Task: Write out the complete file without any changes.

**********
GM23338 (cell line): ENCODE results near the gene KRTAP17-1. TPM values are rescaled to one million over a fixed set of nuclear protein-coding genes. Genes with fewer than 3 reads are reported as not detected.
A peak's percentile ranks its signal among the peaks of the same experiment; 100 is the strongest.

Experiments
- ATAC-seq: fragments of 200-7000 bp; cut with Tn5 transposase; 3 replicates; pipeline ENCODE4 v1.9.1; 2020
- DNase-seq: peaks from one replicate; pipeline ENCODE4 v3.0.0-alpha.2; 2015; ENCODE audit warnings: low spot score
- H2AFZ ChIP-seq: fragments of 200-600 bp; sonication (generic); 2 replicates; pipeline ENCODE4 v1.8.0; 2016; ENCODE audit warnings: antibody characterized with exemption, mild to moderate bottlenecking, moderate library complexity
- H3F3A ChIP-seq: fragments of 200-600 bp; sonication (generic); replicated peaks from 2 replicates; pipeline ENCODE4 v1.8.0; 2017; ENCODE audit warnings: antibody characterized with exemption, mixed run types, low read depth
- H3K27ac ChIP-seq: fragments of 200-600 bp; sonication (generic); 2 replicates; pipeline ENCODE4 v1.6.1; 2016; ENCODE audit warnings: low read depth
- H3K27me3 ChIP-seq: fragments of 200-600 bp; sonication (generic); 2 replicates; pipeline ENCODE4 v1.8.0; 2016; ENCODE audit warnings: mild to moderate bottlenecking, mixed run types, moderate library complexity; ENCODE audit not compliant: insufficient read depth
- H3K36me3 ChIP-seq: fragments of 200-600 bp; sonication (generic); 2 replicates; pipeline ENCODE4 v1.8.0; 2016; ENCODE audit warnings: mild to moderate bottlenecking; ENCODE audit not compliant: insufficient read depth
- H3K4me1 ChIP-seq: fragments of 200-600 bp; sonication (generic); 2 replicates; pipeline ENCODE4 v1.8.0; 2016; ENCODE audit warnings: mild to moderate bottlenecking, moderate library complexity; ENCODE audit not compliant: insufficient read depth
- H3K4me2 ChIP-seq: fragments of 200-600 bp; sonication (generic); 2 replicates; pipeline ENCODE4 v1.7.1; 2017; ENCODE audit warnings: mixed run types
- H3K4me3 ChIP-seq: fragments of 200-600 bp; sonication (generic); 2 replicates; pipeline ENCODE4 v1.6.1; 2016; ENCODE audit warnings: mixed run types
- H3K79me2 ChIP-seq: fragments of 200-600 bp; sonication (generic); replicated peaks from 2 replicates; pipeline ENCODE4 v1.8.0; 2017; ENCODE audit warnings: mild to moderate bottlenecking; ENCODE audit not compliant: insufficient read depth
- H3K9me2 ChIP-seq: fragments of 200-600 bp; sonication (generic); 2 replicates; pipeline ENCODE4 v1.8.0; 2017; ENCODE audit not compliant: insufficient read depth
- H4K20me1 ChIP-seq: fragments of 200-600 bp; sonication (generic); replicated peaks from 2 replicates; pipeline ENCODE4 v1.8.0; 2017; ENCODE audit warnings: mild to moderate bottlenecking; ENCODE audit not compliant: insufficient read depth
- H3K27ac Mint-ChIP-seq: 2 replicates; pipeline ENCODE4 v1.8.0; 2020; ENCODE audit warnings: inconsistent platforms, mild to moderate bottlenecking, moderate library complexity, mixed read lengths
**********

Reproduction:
GM23338 (cell line): ENCODE results near the gene KRTAP17-1. TPM values are rescaled to one million over a fixed set of nuclear protein-coding genes. Genes with fewer than 3 reads are reported as not detected.
A peak's percentile ranks its signal among the peaks of the same experiment; 100 is the strongest.

Experiments
- ATAC-seq: fragments of 200-7000 bp; cut with Tn5 transposase; 3 replicates; pipeline ENCODE4 v1.9.1; 2020
- DNase-seq: peaks from one replicate; pipeline ENCODE4 v3.0.0-alpha.2; 2015; ENCODE audit warnings: low spot score
- H2AFZ ChIP-seq: fragments of 200-600 bp; sonication (generic); 2 replicates; pipeline ENCODE4 v1.8.0; 2016; ENCODE audit warnings: antibody characterized with exemption, mild to moderate bottlenecking, moderate library complexity
- H3F3A ChIP-seq: fragments of 200-600 bp; sonication (generic); replicated peaks from 2 replicates; pipeline ENCODE4 v1.8.0; 2017; ENCODE audit warnings: antibody characterized with exemption, mixed run types, low read depth
- H3K27ac ChIP-seq: fragments of 200-600 bp; sonication (generic); 2 replicates; pipeline ENCODE4 v1.6.1; 2016; ENCODE audit warnings: low read depth
- H3K27me3 ChIP-seq: fragments of 200-600 bp; sonication (generic); 2 replicates; pipeline ENCODE4 v1.8.0; 2016; ENCODE audit warnings: mild to moderate bottlenecking, mixed run types, moderate library complexity; ENCODE audit not compliant: insufficient read depth
- H3K36me3 ChIP-seq: fragments of 200-600 bp; sonication (generic); 2 replicates; pipeline ENCODE4 v1.8.0; 2016; ENCODE audit warnings: mild to moderate bottlenecking; ENCODE audit not compliant: insufficient read depth
- H3K4me1 ChIP-seq: fragments of 200-600 bp; sonication (generic); 2 replicates; pipeline ENCODE4 v1.8.0; 2016; ENCODE audit warnings: mild to moderate bottlenecking, moderate library complexity; ENCODE audit not compliant: insufficient read depth
- H3K4me2 ChIP-seq: fragments of 200-600 bp; sonication (generic); 2 replicates; pipeline ENCODE4 v1.7.1; 2017; ENCODE audit warnings: mixed run types
- H3K4me3 ChIP-seq: fragments of 200-600 bp; sonication (generic); 2 replicates; pipeline ENCODE4 v1.6.1; 2016; ENCODE audit warnings: mixed run types
- H3K79me2 ChIP-seq: fragments of 200-600 bp; sonication (generic); replicated peaks from 2 replicates; pipeline ENCODE4 v1.8.0; 2017; ENCODE audit warnings: mild to moderate bottlenecking; ENCODE audit not compliant: insufficient read depth
- H3K9me2 ChIP-seq: fragments of 200-600 bp; sonication (generic); 2 replicates; pipeline ENCODE4 v1.8.0; 2017; ENCODE audit not compliant: insufficient read depth
- H4K20me1 ChIP-seq: fragments of 200-600 bp; sonication (generic); replicated peaks from 2 replicates; pipeline ENCODE4 v1.8.0; 2017; ENCODE audit warnings: mild to moderate bottlenecking; ENCODE audit not compliant: insufficient read depth
- H3K27ac Mint-ChIP-seq: 2 replicates; pipeline ENCODE4 v1.8.0; 2020; ENCODE audit warnings: inconsistent platforms, mild to moderate bottlenecking, moderate library complexity, mixed read lengths